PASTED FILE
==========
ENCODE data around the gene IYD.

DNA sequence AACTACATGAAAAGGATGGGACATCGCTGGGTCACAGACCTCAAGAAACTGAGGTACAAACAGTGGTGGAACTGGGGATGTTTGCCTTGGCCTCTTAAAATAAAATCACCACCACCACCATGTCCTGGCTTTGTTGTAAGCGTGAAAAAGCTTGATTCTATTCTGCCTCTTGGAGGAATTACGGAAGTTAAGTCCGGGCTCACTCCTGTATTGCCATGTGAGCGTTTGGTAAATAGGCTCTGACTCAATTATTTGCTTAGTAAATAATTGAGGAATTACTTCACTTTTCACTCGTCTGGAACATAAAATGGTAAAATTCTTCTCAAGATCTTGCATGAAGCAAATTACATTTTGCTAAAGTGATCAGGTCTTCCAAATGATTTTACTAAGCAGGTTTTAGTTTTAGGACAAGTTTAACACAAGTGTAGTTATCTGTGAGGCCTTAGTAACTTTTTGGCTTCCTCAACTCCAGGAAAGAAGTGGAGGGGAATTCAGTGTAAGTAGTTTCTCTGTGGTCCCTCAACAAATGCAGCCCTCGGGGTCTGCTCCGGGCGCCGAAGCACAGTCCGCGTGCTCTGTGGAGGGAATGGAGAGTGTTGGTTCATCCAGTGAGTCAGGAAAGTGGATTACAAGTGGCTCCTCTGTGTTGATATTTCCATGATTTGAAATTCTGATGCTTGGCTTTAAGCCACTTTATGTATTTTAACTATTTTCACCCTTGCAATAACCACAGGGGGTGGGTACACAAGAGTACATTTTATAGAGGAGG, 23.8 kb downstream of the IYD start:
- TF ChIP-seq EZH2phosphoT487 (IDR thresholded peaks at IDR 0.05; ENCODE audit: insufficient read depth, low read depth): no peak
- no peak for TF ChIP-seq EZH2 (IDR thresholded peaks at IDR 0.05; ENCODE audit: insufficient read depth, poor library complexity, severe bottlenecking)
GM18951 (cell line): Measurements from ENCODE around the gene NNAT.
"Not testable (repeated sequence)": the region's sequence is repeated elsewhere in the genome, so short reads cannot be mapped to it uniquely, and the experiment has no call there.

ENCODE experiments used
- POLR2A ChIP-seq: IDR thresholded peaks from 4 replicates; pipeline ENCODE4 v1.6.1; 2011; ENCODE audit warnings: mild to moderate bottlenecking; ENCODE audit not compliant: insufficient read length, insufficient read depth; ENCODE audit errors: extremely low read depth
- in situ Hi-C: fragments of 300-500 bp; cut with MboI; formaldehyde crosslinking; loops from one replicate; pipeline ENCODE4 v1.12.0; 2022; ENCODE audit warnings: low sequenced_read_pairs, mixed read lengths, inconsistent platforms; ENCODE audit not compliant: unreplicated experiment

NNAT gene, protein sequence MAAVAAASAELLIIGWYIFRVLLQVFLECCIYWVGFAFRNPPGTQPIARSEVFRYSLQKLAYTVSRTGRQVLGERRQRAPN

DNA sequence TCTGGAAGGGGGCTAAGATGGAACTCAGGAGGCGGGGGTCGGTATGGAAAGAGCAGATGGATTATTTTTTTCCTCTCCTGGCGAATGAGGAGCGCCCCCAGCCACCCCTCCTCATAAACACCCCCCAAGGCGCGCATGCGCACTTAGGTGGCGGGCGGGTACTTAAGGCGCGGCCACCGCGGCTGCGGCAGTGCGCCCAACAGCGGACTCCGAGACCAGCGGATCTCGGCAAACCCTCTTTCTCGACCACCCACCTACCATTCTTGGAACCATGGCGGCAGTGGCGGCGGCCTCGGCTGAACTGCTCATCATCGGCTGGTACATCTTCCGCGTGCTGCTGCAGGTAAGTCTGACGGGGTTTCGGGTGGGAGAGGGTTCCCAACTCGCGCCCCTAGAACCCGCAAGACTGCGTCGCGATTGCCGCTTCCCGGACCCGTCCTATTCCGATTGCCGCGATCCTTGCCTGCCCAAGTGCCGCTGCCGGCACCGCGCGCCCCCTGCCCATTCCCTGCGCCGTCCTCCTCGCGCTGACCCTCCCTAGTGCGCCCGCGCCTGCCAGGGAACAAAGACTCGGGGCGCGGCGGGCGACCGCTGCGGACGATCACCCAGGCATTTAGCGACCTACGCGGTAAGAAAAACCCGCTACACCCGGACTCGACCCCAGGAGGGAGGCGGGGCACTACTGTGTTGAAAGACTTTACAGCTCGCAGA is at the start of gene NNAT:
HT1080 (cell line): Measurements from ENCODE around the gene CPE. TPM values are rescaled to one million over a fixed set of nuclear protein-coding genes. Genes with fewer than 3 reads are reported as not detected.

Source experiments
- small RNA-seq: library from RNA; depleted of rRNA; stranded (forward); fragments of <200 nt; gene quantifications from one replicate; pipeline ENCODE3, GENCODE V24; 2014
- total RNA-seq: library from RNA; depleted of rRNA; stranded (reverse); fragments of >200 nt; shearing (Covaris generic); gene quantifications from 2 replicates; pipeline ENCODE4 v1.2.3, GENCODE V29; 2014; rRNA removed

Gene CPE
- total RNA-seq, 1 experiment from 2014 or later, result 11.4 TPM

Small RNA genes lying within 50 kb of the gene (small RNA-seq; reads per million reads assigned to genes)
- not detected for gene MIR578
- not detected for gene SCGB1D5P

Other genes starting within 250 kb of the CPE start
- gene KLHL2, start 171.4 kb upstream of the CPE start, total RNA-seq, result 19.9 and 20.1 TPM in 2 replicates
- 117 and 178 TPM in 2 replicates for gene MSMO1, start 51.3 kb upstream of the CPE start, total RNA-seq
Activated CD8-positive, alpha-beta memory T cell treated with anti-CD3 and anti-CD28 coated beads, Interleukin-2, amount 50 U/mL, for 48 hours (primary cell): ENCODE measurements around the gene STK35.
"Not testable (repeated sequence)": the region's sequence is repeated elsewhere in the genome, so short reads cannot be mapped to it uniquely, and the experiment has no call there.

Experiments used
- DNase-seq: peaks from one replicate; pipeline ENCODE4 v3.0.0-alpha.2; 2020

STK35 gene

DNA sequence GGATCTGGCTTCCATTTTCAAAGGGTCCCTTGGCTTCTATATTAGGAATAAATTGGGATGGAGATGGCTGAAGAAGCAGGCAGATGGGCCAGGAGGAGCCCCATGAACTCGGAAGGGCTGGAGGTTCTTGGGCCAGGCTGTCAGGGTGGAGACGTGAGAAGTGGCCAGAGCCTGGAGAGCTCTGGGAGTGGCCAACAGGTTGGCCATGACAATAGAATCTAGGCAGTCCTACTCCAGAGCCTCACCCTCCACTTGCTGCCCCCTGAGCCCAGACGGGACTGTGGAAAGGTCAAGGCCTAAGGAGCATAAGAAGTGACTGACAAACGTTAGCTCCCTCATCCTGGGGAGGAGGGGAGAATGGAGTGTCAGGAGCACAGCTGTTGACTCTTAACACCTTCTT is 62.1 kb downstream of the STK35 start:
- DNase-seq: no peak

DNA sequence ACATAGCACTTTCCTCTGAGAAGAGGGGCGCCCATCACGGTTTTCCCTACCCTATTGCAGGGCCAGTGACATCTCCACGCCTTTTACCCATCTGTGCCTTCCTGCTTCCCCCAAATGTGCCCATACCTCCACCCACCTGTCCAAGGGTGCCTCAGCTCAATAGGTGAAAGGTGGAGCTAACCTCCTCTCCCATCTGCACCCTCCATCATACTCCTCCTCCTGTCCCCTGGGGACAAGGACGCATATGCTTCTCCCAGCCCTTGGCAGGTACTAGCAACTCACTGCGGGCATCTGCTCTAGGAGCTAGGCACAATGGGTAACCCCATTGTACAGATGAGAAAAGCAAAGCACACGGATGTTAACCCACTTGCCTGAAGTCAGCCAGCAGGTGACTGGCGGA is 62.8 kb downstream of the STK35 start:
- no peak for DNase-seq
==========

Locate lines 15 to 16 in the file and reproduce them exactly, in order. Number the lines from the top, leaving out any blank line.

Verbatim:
- total RNA-seq: library from RNA; depleted of rRNA; stranded (reverse); fragments of >200 nt; shearing (Covaris generic); gene quantifications from 2 replicates; pipeline ENCODE4 v1.2.3, GENCODE V29; 2014; rRNA removed

Gene CPE